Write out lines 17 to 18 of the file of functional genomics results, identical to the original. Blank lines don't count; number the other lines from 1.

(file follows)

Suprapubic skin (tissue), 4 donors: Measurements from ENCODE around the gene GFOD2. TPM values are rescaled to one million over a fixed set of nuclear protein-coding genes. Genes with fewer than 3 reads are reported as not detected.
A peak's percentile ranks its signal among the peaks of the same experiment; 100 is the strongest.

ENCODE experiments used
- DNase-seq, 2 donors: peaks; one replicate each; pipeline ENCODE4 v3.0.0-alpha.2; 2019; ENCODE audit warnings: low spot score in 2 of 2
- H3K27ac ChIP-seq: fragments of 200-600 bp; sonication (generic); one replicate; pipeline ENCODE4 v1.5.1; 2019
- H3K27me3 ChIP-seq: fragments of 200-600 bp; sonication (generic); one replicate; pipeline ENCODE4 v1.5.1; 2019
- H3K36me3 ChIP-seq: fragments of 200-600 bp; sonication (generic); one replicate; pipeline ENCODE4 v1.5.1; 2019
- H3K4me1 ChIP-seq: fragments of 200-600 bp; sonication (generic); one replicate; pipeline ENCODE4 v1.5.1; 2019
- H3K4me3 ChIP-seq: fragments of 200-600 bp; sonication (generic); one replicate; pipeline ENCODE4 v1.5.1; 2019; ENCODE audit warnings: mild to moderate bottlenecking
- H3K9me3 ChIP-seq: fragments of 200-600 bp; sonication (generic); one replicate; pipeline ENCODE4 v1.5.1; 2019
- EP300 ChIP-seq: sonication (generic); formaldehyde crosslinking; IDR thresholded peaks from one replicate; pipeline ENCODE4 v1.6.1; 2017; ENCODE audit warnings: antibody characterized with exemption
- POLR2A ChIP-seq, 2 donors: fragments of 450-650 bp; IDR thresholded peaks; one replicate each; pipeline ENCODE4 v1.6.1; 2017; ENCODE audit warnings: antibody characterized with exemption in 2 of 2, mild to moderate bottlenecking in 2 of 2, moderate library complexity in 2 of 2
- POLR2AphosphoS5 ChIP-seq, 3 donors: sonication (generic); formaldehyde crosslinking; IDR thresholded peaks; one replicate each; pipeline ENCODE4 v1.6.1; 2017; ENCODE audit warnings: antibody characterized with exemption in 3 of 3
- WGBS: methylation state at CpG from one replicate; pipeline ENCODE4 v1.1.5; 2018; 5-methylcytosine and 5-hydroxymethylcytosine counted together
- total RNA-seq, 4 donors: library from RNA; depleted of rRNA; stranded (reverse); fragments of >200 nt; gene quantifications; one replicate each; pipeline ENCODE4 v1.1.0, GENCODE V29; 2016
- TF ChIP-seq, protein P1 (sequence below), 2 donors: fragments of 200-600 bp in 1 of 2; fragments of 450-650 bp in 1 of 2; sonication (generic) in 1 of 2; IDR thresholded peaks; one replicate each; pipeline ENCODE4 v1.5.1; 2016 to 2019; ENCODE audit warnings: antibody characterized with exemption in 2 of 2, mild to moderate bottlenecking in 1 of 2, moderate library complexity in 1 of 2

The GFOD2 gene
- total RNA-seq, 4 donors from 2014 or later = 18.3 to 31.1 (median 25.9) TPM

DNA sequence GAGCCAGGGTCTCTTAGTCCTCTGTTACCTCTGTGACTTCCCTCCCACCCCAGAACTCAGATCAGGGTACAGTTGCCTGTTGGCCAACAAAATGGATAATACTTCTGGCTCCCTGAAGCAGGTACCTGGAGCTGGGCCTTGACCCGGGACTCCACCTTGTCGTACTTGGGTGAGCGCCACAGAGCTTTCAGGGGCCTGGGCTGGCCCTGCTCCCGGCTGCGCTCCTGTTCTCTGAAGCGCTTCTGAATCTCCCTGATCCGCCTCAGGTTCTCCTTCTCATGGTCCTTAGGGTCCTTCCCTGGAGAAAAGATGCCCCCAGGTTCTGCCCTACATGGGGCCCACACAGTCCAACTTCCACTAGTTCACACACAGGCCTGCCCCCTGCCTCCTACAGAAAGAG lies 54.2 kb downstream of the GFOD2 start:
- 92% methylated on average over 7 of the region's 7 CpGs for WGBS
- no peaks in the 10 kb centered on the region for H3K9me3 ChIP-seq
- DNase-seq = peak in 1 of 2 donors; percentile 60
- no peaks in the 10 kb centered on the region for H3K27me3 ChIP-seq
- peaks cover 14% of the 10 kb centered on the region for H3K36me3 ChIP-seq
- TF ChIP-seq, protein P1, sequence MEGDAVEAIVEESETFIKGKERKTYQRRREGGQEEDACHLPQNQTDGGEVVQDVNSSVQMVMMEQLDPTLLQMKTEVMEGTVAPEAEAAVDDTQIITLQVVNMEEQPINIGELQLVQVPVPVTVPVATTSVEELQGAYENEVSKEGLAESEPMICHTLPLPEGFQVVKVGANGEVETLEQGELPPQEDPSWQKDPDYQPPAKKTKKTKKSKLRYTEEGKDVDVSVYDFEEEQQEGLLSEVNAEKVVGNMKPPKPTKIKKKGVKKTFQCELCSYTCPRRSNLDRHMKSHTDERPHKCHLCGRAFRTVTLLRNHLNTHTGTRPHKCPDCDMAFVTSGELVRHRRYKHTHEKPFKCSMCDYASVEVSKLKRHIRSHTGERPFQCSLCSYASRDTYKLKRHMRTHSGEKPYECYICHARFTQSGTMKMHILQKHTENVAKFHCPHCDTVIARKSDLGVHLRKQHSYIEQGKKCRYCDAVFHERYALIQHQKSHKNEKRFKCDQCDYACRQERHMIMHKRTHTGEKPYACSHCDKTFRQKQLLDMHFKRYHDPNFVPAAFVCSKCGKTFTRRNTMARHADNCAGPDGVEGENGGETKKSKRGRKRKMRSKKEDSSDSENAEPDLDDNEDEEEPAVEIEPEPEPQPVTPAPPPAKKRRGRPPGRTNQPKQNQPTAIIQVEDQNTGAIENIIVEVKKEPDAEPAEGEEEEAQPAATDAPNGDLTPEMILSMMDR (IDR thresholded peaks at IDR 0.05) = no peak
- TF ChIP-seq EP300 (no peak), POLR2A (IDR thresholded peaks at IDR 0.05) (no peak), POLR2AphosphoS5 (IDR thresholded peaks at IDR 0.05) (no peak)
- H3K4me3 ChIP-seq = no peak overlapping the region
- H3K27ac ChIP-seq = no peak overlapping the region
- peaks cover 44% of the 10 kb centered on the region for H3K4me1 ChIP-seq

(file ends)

The GFOD2 gene
- total RNA-seq, 4 donors from 2014 or later = 18.3 to 31.1 (median 25.9) TPM